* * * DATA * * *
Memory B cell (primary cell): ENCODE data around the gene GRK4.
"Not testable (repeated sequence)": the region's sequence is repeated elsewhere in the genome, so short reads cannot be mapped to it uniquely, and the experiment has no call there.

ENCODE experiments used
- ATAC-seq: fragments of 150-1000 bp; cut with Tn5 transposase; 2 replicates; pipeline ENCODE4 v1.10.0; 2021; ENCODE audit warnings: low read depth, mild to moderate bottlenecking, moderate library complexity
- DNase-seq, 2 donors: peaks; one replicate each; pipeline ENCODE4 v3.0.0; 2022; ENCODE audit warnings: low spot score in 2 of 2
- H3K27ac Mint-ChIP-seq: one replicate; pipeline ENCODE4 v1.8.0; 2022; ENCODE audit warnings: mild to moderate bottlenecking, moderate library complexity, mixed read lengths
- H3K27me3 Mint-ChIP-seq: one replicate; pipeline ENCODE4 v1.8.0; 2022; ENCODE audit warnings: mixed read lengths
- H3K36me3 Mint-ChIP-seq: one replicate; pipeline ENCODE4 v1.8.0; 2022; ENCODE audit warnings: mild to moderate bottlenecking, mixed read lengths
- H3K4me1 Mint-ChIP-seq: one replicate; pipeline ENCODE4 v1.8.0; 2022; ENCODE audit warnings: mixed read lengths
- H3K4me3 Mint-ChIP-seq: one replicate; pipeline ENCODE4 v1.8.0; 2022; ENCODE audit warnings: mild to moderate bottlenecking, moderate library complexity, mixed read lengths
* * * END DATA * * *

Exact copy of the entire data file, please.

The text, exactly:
Memory B cell (primary cell): ENCODE data around the gene GRK4.
"Not testable (repeated sequence)": the region's sequence is repeated elsewhere in the genome, so short reads cannot be mapped to it uniquely, and the experiment has no call there.

ENCODE experiments used
- ATAC-seq: fragments of 150-1000 bp; cut with Tn5 transposase; 2 replicates; pipeline ENCODE4 v1.10.0; 2021; ENCODE audit warnings: low read depth, mild to moderate bottlenecking, moderate library complexity
- DNase-seq, 2 donors: peaks; one replicate each; pipeline ENCODE4 v3.0.0; 2022; ENCODE audit warnings: low spot score in 2 of 2
- H3K27ac Mint-ChIP-seq: one replicate; pipeline ENCODE4 v1.8.0; 2022; ENCODE audit warnings: mild to moderate bottlenecking, moderate library complexity, mixed read lengths
- H3K27me3 Mint-ChIP-seq: one replicate; pipeline ENCODE4 v1.8.0; 2022; ENCODE audit warnings: mixed read lengths
- H3K36me3 Mint-ChIP-seq: one replicate; pipeline ENCODE4 v1.8.0; 2022; ENCODE audit warnings: mild to moderate bottlenecking, mixed read lengths
- H3K4me1 Mint-ChIP-seq: one replicate; pipeline ENCODE4 v1.8.0; 2022; ENCODE audit warnings: mixed read lengths
- H3K4me3 Mint-ChIP-seq: one replicate; pipeline ENCODE4 v1.8.0; 2022; ENCODE audit warnings: mild to moderate bottlenecking, moderate library complexity, mixed read lengths